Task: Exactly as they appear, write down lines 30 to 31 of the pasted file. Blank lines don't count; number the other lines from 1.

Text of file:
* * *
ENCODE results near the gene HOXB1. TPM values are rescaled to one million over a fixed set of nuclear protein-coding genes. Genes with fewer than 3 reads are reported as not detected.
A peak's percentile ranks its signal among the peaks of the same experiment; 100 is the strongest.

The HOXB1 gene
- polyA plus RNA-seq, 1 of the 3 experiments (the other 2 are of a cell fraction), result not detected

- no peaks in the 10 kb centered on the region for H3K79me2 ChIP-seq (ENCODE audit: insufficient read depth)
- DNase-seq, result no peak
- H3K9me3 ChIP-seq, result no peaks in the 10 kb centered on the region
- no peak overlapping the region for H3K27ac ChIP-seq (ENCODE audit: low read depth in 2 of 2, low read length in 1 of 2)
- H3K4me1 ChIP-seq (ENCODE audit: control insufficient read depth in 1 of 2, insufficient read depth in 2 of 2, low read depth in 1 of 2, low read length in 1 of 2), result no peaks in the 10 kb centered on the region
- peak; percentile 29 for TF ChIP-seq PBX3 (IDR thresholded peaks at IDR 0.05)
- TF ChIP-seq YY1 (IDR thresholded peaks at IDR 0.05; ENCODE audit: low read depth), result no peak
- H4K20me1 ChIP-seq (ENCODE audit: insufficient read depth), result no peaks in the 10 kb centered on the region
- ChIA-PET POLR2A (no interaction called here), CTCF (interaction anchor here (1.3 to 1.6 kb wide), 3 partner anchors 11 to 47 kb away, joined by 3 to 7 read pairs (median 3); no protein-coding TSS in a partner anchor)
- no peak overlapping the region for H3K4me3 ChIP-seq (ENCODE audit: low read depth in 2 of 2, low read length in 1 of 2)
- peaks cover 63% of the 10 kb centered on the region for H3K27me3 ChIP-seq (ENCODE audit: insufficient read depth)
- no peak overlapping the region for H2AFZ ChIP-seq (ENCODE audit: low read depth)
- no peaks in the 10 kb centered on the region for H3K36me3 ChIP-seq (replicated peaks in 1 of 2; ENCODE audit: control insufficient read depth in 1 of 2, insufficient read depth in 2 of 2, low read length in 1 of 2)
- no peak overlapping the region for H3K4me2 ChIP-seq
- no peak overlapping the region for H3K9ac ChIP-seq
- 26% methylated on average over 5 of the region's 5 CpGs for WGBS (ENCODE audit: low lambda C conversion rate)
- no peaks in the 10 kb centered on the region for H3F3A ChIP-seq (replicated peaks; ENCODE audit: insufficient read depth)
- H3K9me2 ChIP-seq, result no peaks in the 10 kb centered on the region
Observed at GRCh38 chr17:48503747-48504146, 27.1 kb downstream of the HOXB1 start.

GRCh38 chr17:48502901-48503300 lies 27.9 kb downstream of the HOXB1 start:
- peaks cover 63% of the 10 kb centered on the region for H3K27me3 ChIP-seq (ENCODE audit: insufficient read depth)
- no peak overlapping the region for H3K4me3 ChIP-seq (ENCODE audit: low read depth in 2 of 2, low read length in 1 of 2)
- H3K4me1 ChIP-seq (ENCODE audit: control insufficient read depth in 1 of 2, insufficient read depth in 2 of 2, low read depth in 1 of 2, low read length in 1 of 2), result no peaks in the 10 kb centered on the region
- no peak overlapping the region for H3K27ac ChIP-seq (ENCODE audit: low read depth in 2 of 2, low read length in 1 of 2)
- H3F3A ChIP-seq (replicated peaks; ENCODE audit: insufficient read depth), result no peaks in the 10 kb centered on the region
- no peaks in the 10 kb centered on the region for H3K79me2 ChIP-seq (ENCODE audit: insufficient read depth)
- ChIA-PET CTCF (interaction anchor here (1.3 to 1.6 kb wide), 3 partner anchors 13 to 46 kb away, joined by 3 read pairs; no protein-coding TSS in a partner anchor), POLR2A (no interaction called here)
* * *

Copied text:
- no peaks in the 10 kb centered on the region for H3K79me2 ChIP-seq (ENCODE audit: insufficient read depth)
- ChIA-PET CTCF (interaction anchor here (1.3 to 1.6 kb wide), 3 partner anchors 13 to 46 kb away, joined by 3 read pairs; no protein-coding TSS in a partner anchor), POLR2A (no interaction called here)